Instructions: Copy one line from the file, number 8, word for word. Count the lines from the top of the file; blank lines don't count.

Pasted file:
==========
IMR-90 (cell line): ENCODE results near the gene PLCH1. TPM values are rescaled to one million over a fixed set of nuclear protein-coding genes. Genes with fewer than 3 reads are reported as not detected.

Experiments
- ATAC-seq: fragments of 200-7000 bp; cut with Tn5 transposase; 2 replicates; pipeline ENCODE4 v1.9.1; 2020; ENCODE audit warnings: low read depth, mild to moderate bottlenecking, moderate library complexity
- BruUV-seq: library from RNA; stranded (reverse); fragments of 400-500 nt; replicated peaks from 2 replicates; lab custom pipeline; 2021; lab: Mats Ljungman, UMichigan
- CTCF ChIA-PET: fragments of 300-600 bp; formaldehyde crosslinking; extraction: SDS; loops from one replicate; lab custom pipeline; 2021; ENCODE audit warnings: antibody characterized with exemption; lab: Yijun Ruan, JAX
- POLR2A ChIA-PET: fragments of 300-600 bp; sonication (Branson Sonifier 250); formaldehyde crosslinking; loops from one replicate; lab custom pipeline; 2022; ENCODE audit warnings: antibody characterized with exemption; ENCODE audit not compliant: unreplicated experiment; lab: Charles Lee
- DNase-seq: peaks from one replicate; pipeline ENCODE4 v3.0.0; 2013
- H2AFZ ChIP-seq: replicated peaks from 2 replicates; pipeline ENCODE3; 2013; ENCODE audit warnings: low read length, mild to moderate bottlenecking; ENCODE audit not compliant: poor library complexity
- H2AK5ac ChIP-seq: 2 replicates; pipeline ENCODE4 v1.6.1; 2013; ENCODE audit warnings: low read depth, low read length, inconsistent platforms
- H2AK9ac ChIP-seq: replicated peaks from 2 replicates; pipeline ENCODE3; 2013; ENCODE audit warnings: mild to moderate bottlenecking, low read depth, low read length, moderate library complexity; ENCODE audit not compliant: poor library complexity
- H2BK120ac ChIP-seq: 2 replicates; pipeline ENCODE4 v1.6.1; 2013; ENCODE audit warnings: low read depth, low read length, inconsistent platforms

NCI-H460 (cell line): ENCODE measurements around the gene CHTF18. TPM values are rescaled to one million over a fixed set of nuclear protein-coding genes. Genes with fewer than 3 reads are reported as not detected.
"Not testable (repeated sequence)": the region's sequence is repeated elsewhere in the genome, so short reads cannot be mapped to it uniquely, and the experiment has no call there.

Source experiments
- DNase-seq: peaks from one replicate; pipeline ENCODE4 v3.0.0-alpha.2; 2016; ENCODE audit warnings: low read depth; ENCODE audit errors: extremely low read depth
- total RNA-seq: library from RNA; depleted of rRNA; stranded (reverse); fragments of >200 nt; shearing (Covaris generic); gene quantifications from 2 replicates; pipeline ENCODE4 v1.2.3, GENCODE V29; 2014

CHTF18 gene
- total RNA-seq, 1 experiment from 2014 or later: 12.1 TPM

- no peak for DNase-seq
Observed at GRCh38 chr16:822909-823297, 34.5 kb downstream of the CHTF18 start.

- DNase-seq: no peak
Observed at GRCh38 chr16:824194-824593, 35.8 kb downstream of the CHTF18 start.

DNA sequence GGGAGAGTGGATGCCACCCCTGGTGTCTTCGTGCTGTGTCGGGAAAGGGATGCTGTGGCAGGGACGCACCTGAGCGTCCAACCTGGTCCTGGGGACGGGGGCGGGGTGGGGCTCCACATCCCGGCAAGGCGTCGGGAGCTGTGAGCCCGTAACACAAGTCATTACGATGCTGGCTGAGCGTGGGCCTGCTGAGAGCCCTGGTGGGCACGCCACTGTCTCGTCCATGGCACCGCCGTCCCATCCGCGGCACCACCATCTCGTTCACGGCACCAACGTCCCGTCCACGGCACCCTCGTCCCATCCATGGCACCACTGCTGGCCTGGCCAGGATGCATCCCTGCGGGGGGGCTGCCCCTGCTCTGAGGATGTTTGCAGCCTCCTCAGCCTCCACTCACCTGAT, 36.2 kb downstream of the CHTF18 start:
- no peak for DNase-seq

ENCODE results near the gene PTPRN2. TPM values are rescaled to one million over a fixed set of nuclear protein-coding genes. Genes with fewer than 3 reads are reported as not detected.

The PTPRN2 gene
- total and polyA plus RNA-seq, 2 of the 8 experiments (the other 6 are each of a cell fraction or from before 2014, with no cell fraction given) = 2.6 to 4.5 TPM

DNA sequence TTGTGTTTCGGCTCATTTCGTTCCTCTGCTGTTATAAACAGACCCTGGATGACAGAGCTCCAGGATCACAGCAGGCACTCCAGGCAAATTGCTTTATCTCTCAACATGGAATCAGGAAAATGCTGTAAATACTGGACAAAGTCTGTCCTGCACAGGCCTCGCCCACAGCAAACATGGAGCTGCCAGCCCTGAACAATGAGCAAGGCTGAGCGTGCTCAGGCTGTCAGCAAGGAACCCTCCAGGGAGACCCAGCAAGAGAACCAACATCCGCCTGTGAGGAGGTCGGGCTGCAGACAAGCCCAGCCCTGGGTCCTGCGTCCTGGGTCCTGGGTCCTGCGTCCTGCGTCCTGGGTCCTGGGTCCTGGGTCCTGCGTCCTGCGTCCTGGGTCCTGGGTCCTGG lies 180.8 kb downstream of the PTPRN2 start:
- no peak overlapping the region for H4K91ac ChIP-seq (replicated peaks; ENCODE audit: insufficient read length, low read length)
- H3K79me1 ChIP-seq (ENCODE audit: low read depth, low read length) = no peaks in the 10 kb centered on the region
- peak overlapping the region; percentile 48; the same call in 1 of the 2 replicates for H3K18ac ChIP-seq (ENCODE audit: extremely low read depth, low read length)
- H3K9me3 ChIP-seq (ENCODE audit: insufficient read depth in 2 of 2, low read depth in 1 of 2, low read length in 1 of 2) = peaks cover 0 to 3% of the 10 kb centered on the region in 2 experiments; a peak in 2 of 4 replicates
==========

- H2AFZ ChIP-seq: replicated peaks from 2 replicates; pipeline ENCODE3; 2013; ENCODE audit warnings: low read length, mild to moderate bottlenecking; ENCODE audit not compliant: poor library complexity